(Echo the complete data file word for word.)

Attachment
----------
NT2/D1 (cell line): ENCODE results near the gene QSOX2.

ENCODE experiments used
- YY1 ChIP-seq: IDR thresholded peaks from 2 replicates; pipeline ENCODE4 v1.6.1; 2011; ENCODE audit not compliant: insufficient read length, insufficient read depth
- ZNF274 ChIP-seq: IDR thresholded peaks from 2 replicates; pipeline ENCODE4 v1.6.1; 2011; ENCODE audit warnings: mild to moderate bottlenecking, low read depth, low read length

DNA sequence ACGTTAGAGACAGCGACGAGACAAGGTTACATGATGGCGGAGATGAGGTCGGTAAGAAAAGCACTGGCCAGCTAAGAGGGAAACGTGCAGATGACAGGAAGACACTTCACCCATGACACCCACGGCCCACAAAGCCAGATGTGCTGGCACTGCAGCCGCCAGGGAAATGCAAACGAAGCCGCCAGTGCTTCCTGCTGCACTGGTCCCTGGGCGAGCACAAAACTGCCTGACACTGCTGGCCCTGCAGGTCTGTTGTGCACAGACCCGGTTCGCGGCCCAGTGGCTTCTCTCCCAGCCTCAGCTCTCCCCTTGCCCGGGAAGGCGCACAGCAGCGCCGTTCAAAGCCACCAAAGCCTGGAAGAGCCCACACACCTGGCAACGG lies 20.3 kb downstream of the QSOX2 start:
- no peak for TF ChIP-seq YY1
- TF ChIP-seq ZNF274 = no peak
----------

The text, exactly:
NT2/D1 (cell line): ENCODE results near the gene QSOX2.

ENCODE experiments used
- YY1 ChIP-seq: IDR thresholded peaks from 2 replicates; pipeline ENCODE4 v1.6.1; 2011; ENCODE audit not compliant: insufficient read length, insufficient read depth
- ZNF274 ChIP-seq: IDR thresholded peaks from 2 replicates; pipeline ENCODE4 v1.6.1; 2011; ENCODE audit warnings: mild to moderate bottlenecking, low read depth, low read length

DNA sequence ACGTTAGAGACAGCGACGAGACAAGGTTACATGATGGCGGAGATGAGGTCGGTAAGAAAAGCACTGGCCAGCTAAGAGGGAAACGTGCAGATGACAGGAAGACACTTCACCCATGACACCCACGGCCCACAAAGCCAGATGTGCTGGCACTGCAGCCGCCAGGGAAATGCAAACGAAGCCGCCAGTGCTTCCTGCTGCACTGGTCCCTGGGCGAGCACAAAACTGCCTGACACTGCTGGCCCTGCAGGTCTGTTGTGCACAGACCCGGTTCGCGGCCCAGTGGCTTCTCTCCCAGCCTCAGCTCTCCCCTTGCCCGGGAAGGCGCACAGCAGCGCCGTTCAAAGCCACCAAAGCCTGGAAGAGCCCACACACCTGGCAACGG lies 20.3 kb downstream of the QSOX2 start:
- no peak for TF ChIP-seq YY1
- TF ChIP-seq ZNF274 = no peak